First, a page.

However, even if the reforms are fully implemented, questions remain about the effects they will have on the PLA's operational capability. The PLA Army, Navy, and Air Force headquarters will be focused on manning, training, and equipping their respective services, while the five new theatre commands are tasked with leading military operations. But the new commanders and political commissars of the five theatre commands all come from the ground forces. This implies a continuation of Army dominance over a system that is supposed to be improving the PLA's ability to jointly prosecute conflicts by harnessing capabilities not only on land but also in the sea, the air, and other domains. As more details emerge about the leadership within each theatre command, one area to watch will be how Navy and Air Force officers are integrated into the leadership of the new commands.

Moreover, it is unclear how the PLA Rocket Force, China's nuclear and conventional missile forces, fits into the guiding principle that “the CMC manages, the theatre commands focus on warfighting, and the services focus on building [the forces]”. The Rocket Force is now a service, but its predecessor commanded troops from bases that were largely outside the command structure of the seven military regions, now replaced by the theatre command structure. Given the importance of the nuclear mission set, the Rocket Force will likely retain its independence from the theatre command system. If this turns out to be the case, it will be important to assess how the theatre commands and the Rocket Force develop and test coordination mechanisms.

Thirdly, the relationship between the theatre commands and the Strategic Support Force is not yet understood. If the Strategic Support Force is to have operational control of troops, it is unclear how it will coordinate the operations of those units with the theatre commands during wartime.

In conclusion, the reforms underway within the PLA are in the process of delivering sweeping changes to its day-to-day operations, despite concerns held by some members of the military. Whether or not the overall implementation is successful as envisioned in the “Opinion”, assessing the operational implications of the reforms will require more time as details emerge from exercises and other activities in which the PLA puts “theory” into “practice”.


  • [1] “Central Military Commission Opinion on Deepening the Reform of National Defence and the Armed Forces” (中央军委关于深化国防和军队改革的意见, zhongyang junwei guanyu shenhua guofang he jundui gaige de yijian), Central Military Commission, 1 January 2016
  • [2] Xie Xiaonan, “Xi Jinping's Key Words on Governing the Country: The Two Centenaries; a Call of the Times Showing the Way Forward” (习近平治国理政关键词:两个一百年 引领 前行的时代号召, Xi jinping zhiguo lizheng guanjianci : lianggeyibai nian yin ling qianxing de shidai haozhao), Renminwang, 18 January 2016, available at http://cpc.people. com.cn/n1/2016/0118/c64387-28061711.html. Xie Xiaonan is a journalist for Renminwang, the People's daily website.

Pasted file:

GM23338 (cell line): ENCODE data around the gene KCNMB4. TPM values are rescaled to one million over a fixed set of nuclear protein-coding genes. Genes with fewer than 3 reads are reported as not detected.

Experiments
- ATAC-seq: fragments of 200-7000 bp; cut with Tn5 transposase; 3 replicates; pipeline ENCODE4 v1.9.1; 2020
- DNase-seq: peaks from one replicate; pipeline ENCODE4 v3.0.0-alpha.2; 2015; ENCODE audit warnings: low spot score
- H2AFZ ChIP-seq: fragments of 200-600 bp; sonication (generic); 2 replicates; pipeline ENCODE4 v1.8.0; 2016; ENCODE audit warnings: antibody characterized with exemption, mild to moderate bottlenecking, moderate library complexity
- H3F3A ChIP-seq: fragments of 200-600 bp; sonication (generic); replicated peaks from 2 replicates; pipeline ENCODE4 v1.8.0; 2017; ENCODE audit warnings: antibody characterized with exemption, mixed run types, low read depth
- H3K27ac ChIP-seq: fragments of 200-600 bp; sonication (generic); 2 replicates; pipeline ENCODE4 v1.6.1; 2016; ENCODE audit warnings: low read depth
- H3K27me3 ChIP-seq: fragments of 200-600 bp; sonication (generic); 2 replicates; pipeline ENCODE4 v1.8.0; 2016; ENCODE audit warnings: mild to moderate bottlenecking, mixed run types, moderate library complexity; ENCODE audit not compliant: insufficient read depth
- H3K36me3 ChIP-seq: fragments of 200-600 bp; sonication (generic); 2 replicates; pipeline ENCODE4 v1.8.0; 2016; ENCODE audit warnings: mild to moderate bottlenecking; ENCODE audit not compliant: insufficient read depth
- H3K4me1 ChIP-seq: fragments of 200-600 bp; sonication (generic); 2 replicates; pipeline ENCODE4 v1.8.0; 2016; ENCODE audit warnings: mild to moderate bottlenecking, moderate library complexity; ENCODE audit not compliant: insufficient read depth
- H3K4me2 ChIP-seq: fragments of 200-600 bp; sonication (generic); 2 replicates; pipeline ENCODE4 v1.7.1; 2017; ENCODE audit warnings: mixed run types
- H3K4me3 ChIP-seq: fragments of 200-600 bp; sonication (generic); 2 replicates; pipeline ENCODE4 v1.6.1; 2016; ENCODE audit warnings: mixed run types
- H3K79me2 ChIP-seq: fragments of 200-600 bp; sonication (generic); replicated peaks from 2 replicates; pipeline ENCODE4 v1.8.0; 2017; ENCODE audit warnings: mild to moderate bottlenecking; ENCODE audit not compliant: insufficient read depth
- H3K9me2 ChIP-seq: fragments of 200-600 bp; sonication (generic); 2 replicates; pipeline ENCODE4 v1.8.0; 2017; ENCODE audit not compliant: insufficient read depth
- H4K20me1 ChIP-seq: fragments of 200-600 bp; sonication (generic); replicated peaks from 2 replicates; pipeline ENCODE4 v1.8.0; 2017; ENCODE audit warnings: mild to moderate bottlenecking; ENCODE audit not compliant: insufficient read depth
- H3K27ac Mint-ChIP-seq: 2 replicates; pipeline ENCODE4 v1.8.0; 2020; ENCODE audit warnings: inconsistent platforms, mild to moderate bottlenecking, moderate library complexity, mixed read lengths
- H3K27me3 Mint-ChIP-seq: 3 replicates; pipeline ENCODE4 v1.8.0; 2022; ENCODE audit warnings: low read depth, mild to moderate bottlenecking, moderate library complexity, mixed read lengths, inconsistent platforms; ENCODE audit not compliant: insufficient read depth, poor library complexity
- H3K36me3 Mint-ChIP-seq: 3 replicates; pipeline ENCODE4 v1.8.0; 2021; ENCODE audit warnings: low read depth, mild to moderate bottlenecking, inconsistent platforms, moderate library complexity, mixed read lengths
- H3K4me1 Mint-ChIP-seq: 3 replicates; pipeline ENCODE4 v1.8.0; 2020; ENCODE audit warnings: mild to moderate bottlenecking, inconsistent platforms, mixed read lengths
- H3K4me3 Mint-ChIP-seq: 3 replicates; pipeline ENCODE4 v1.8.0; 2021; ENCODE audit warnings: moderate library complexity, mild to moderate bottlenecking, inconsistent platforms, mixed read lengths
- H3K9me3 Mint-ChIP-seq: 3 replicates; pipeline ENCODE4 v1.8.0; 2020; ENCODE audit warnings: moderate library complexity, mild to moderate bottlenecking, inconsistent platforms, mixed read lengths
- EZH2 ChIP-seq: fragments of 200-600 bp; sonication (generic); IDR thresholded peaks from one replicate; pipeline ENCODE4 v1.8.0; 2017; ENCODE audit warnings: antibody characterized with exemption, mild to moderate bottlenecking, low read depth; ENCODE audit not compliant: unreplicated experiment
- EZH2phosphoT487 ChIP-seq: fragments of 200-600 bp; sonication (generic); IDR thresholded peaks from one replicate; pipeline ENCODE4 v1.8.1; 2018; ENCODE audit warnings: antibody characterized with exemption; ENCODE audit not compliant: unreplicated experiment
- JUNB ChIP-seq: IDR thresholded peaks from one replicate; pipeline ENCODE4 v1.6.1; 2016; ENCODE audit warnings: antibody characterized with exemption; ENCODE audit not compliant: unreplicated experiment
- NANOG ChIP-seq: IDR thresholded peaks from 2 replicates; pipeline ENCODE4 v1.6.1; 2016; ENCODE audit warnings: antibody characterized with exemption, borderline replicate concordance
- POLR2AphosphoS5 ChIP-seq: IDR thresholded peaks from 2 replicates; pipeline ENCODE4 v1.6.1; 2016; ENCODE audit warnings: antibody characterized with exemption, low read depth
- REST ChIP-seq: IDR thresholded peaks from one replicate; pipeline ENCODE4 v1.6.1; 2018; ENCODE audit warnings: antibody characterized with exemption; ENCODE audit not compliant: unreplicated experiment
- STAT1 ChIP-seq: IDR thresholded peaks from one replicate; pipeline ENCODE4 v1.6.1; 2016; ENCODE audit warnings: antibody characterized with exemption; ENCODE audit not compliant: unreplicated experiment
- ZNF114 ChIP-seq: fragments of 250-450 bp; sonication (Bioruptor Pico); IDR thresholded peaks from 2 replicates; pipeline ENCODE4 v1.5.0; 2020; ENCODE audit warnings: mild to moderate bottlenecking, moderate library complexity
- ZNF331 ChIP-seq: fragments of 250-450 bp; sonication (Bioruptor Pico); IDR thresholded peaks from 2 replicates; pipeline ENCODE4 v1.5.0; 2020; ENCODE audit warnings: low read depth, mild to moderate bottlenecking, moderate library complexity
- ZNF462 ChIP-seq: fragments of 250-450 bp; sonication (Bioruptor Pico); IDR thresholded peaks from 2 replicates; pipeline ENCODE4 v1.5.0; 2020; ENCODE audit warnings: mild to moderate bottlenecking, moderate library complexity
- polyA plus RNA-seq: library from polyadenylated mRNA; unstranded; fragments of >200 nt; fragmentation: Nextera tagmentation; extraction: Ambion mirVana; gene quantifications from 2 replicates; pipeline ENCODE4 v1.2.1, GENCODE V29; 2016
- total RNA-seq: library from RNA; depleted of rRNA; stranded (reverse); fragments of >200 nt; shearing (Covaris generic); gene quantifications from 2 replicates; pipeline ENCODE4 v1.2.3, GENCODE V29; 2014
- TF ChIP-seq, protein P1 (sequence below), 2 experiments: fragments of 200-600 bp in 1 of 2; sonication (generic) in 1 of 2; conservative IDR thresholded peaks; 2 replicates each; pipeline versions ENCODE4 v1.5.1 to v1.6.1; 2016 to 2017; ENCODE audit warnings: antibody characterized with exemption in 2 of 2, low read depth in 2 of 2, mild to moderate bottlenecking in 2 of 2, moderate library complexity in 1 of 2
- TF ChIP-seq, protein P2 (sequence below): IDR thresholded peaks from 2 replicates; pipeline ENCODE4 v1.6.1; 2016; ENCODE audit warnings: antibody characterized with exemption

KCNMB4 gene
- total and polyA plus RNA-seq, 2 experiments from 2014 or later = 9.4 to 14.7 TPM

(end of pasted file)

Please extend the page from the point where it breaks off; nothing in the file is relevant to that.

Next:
• [3] The General Staff Department, the General Political Department, the General Logistics Department, and the General Armaments Department previously formed the organisational structure of the PLA. The 15 new organisations are: the General Office; the Joint Staff Department; the Political Work Department; the Logistic Support Department; the Equipment Development Department; the Training and Administration Department; the National Defence Mobilisation Department; the Commission for Discipline Inspection; the Politics and Law Commission; the Science and Technology Commission; the Office for Strategic Planning; the Office for Reform and Organisational Structure; the Office for International Military Cooperation; the Audit Office; and the Agency for Offices Administration.
  • [4] The seven military regions were Shenyang, Beijing, Lanzhou, Jinan, Nanjing, Guangzhou, and Chengdu. The new theatre commands are the Eastern, Southern, Western, Northern, and Central Theatre Commands.
  • [5] Xu Debin, “Military Reforms Recognise Inconsistencies: Worries That the Theatre Commands Do Not Care about the Influence of Personnel or Financial Powers on Combat” ( 军改认识误区:担心战区不管人权财权影响作战, jungai renshi wuqu: danxin zhanqu buguan ren quancai yingxiang zuozhan), China National Defence Daily, 7 January 2016. As of August 2014, Xu was working in the former Guangzhou Military Region's Political Department Office.
  • [6] Senior Colonel Tang Junfeng is a researcher at the National Defence University Research Centre on the Theory and Organisation of Socialism with Chinese Characteristics. His commentary was published by the main CCP Central Party School publication, The Study Times. Tang Junfeng, “Expert: The Inner Predicament of Modern Military Reforms” (专家:现代军事改革的内困境, zhuanjia: xiandai junshi gaige de neikunjing), The Study Times, 29 November 2015.
  • [7] On these cases, see Jérôme Doyon's article in this issue.

Cristina Garafola is a project associate and China specialist at the nonprofit, nonpartisan RAND Corporation.